Download Surface Production Operations, Volume 1, Third Edition: by Maurice Stewart PDF

By Maurice Stewart

The newest variation of this best-selling name is up to date and accelerated for simpler use by means of engineers. New to this variation is a bit at the basics of floor construction operations taking over subject matters from the oilfield as initially deliberate via the authors within the first version. this data is critical and endemic to creation and method engineers. Now, the ebook bargains a really entire photograph of floor creation operations, from the construction degree to the method level with purposes to method and creation engineers. ?· New in-depth assurance of hydrocarbon features, the several types of reservoirs, and impurities in crude.?· useful feedback aid readers comprehend the paintings and technological know-how of dealing with produced liquids.?· quite a few, easy-to-read figures, charts, tables, and images sincerely clarify the way to layout, specify, and function oilfield floor construction amenities.

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Additional info for Surface Production Operations, Volume 1, Third Edition: Design of Oil Handling Systems and Facilities

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In the stock tank, the presence of these large numbers of molecules creates a low partial pressure for the intermediate-range Surface Production Operations Fluid Production, BPD 32 200 OR RAT EPA S M D QUI FRO I AL L TOT 400 600 800 1000 1200 1400 1600 1800 2000 1800 2000 Pressure, psia EQUIV ALEN T STO Fluid Production, BPD CK-TA 200 400 600 800 1000 NK LIQ UID 1200 1400 1600 Pressure, psia Figure 2-6. Effect of separator pressure on stock-tank liquid recovery. hydrocarbons (butanes, pentane, and heptane) whose flashing tendency at stock tank conditions is very susceptible to small changes in partial pressure.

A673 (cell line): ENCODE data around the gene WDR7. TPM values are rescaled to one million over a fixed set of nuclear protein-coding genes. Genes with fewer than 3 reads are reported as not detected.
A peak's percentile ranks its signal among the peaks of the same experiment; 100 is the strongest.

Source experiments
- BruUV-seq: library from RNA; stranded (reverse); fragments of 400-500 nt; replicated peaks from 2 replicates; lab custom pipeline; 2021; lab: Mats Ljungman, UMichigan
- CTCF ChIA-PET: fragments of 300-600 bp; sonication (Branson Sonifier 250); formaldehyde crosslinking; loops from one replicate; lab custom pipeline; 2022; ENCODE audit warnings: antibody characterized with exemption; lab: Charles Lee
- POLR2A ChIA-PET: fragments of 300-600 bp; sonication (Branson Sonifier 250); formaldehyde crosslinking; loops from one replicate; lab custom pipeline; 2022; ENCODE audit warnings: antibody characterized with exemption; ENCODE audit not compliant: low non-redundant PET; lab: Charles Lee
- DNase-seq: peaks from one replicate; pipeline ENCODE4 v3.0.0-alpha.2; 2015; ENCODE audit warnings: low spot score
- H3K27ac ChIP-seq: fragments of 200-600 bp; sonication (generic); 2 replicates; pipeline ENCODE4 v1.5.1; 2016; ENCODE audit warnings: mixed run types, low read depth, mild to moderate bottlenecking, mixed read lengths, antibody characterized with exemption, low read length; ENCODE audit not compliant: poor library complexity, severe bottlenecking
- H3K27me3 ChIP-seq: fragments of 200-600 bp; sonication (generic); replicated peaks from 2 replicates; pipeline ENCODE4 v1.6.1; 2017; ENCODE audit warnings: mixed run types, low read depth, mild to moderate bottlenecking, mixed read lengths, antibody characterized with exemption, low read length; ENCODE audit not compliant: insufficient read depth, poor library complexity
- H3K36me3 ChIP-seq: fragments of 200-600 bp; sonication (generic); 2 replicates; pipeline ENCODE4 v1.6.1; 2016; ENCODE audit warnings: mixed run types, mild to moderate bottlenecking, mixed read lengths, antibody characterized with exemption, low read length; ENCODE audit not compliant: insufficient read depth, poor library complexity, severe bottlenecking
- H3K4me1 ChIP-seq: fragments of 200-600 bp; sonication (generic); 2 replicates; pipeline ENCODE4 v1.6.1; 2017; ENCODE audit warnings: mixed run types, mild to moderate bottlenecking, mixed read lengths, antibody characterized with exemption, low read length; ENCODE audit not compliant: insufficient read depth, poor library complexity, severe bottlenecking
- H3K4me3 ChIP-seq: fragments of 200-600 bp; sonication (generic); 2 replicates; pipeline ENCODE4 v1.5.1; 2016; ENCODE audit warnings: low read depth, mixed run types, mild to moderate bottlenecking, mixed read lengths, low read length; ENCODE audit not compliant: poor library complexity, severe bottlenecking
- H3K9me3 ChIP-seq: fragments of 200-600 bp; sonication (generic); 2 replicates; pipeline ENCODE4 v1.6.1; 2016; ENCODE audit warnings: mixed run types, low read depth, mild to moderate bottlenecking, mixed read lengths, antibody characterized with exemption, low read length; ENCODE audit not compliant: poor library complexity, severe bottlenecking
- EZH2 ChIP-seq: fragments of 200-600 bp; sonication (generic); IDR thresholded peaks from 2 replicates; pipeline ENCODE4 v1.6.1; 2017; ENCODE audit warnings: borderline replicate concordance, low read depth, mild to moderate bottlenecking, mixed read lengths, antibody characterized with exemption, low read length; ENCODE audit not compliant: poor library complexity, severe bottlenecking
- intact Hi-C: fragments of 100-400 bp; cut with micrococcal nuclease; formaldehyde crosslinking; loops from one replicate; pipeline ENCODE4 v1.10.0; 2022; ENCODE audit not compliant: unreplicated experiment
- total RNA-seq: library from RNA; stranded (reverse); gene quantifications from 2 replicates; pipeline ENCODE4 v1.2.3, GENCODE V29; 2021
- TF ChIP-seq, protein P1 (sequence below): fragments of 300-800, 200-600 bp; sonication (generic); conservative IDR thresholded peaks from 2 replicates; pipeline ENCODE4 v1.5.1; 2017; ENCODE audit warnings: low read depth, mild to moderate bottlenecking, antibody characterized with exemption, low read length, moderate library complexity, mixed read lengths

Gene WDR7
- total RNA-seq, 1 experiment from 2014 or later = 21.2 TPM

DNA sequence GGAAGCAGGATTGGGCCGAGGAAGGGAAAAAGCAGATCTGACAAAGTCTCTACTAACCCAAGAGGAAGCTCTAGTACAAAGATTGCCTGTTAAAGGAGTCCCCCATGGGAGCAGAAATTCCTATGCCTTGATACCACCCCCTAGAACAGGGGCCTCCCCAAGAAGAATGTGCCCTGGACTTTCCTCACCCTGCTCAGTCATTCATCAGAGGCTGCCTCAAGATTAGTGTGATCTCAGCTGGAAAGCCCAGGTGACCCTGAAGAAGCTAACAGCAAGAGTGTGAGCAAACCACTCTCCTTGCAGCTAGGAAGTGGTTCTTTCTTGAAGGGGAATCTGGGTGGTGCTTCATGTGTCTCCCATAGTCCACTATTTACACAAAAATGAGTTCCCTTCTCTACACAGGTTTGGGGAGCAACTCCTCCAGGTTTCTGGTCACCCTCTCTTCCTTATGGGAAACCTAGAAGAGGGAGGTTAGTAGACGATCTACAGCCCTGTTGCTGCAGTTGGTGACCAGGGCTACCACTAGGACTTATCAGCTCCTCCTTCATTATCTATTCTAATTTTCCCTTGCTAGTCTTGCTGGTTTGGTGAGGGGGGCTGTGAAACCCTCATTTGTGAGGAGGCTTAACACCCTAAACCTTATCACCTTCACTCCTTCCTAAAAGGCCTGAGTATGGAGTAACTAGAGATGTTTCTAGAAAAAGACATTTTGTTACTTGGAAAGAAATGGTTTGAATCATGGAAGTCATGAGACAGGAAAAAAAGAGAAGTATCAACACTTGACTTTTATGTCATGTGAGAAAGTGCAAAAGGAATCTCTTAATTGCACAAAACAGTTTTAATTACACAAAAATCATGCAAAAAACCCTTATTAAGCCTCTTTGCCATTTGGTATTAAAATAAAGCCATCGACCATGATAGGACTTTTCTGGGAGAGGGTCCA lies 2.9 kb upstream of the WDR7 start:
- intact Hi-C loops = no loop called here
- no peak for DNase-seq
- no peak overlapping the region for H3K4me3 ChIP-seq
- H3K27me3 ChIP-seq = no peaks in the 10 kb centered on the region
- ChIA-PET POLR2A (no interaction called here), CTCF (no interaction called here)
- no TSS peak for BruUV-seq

This is called a “free-water knockout” (FWKO) because it is designed to separate the free water from the oil and emulsion, as well as separate gas from liquid. The choice depends on the expected flowing characteristics of the wells. If large amounts of water are expected with the high-pressure wells, it is possible that the size of the other separators could be reduced if the high-pressure separator was three-phase. This would not normally be the case for a facility such as that shown in Figure 2-1 where individual wells are expected to flow at different flowing tubing pressures (FTPs).

Salt must also be removed from produced crude. This is typically done by mixing 5% fresh water with dehydrated crude and then dehydrating it a second time so as to meet the total suspended solids (TDS) content requirement. Salt content specifications range from 10 to 25 pounds per thousand barrels (PPB). As the last step in production, crude may be run through a stabilizer where its vapor pressure is reduced to allow nonvolatile liquid to be stored in tanks at atmospheric pressure or loaded onto tankers.

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